George RR Martin's books may have grown excessively bloated over time, in part due to his insistence on fleshing out every single plot line and character in his series — but it also makes for intricate storytelling. Martin of course doesn't have the constraints of budgets, time — or practicality — to take into account. Sustaining the storytelling of Game of Thrones as a televised spectacle, at the pace and with the intricacy of Martin's books would be well nigh impossible. Weiss, Benioff and HBO now have a tough balancing act in store, as they try to bring together a score of loose threads — well, all that they didn't blow up in the big, bad explosion at the Sept of Baelor — within the space of just 11 additional hours. Have they, in Littlefinger's case, lost the plot?
The second approach — and one that does make more sense — is that for Littlefinger, this is the lull before the storm. With Jon leaving for Dragonstone, presumably caught up in persuading Daenerys to join him in his fight against the White Walkers, and Sansa all alone at Winterfell — in charge of the North — this could be the moment Littlefinger's been waiting for. Maybe even plotting for.
What if, when he handed Sansa over to Ramsay, he intended all along to come to her 'rescue' with the Knights of the Vale at a later stage? In this scenario, Sansa would be grateful to her rescuer — perhaps she might even marry him. As the husband of the oldest surviving Stark, and the only one still at Winterfell, Littlefinger would become lord of Winterfell — and all of the North would come under his control.
The East is already under Littlefinger's reign, as the current Lord of the Eyrie. Adjoining the Vale's western boundary are the Riverlands, where the Tully name — Sansa's maternal family — and Littlefinger's own knowledge of the region, having grown up there, would still hold some sway (Brynden the Blackfish's defeat to Jaime Lannister notwithstanding). That would have put nearly two-thirds of Westeros under Littlefinger's charge.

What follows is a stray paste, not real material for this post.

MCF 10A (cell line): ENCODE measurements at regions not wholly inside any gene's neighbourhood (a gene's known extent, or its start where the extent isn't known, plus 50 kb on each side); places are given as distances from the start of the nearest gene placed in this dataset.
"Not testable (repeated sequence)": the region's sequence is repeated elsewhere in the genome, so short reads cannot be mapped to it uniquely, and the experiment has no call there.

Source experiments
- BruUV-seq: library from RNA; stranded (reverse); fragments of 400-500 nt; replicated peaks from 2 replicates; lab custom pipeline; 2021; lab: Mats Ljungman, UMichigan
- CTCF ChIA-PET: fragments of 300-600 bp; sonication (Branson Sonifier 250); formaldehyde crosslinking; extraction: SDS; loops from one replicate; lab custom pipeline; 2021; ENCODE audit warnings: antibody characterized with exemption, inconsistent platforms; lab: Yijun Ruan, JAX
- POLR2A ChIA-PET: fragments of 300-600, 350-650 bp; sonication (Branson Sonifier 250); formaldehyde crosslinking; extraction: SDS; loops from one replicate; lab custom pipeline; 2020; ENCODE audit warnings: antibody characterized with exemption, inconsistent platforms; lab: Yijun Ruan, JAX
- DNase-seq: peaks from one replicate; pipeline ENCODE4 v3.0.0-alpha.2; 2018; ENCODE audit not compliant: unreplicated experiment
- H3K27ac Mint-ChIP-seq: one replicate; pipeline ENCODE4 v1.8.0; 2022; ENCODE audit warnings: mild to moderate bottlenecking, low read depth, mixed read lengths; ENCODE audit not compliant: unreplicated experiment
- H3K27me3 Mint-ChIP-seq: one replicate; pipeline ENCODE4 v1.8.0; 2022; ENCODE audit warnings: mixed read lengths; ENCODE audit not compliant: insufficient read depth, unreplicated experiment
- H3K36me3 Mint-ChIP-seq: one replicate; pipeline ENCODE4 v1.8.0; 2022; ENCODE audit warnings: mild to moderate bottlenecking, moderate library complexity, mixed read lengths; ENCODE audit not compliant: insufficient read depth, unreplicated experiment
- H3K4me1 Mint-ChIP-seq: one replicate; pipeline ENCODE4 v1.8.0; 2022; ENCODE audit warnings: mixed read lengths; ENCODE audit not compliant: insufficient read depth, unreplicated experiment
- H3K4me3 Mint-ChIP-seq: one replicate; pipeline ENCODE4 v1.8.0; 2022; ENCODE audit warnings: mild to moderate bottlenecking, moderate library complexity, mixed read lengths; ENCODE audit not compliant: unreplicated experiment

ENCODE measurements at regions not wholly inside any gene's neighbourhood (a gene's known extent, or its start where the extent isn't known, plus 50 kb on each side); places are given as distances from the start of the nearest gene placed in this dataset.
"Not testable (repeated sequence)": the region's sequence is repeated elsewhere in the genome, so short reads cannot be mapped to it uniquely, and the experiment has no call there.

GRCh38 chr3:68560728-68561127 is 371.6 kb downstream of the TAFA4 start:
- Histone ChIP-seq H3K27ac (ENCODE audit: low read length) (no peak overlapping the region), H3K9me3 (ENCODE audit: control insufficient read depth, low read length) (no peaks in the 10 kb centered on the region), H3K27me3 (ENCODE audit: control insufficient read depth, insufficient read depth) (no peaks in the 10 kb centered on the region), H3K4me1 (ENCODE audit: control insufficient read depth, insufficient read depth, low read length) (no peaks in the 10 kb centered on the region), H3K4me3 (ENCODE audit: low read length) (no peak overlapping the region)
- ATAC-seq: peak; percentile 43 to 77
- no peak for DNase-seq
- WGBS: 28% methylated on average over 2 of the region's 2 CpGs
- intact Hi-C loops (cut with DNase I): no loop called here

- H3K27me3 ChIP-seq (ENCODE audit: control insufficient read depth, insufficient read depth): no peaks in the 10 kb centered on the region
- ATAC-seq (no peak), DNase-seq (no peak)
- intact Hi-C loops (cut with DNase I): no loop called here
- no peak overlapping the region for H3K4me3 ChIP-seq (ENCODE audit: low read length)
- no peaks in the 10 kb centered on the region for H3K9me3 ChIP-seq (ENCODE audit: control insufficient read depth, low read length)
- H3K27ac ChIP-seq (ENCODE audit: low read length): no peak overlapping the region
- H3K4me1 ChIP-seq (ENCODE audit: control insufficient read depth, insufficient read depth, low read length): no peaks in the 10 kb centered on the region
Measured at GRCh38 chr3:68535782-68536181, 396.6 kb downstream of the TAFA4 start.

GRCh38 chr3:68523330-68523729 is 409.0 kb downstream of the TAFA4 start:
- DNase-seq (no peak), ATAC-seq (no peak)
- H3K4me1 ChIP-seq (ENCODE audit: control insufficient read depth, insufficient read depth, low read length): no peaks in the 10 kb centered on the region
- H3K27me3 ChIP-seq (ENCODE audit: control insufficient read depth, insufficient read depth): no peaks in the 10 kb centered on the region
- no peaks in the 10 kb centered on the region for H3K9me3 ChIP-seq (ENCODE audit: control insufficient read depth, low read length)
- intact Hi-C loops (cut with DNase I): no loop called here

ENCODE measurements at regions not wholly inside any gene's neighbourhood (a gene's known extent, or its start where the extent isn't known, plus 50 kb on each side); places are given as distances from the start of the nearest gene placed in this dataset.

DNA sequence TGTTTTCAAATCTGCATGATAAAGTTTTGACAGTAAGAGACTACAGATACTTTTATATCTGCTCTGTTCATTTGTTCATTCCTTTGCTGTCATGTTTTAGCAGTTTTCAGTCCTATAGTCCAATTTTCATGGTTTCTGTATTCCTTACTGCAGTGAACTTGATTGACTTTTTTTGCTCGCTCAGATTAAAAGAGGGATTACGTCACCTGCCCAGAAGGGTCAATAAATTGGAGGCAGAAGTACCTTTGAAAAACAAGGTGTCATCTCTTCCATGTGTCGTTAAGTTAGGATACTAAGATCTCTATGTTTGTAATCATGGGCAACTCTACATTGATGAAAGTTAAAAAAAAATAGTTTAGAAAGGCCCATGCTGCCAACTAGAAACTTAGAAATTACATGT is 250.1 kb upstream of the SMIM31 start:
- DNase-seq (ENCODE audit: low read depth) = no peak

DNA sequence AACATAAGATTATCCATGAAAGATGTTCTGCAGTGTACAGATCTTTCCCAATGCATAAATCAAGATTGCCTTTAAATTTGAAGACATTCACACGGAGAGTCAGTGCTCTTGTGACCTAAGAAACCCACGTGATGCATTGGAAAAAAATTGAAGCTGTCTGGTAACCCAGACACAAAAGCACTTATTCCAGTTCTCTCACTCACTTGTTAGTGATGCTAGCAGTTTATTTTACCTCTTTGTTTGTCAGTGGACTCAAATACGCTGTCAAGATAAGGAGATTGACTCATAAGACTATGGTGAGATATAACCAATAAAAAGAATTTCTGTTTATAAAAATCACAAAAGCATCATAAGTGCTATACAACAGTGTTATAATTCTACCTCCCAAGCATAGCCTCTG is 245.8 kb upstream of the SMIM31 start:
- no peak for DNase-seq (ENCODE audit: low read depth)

With Dorne and Highgarden (Littlefinger and Lady Olenna Tyrell are old co-conspirators, having plotted Joffrey's death together — but also antagonists) extremely unlikely to support the Lannisters, all that would have stood between him and complete domination over the Seven Kingdoms would have been King's Landing and Casterly Rock.
The way Petyr Baelish looked at the Iron Throne when he though he was unwatched — just before he made that speech to Varys — is confirmation enough (if any was needed) of what his one, true love really is: Power. Unbridled, unfettered power.
And what Littlefinger wants, Littlefinger gets.
So maybe Sansa escaped Ramsay's clutches with a little help from Theon, and it was Jon at Castle Black, whom she rushed to in her moment of distress. Littlefinger still found a way to position himself as a valuable ally, if not her 'saviour'.
Fans are already calling the moment when Jon roughs up Littlefinger in the Winterfell crypt a throwback to Ned's altercation with him back in season one.
Ned Stark lost his head because he underestimated Littlefinger. What will Jon lose?
More importantly for viewers, if the showrunners underestimate Littlefinger — what will Game of Thrones lose?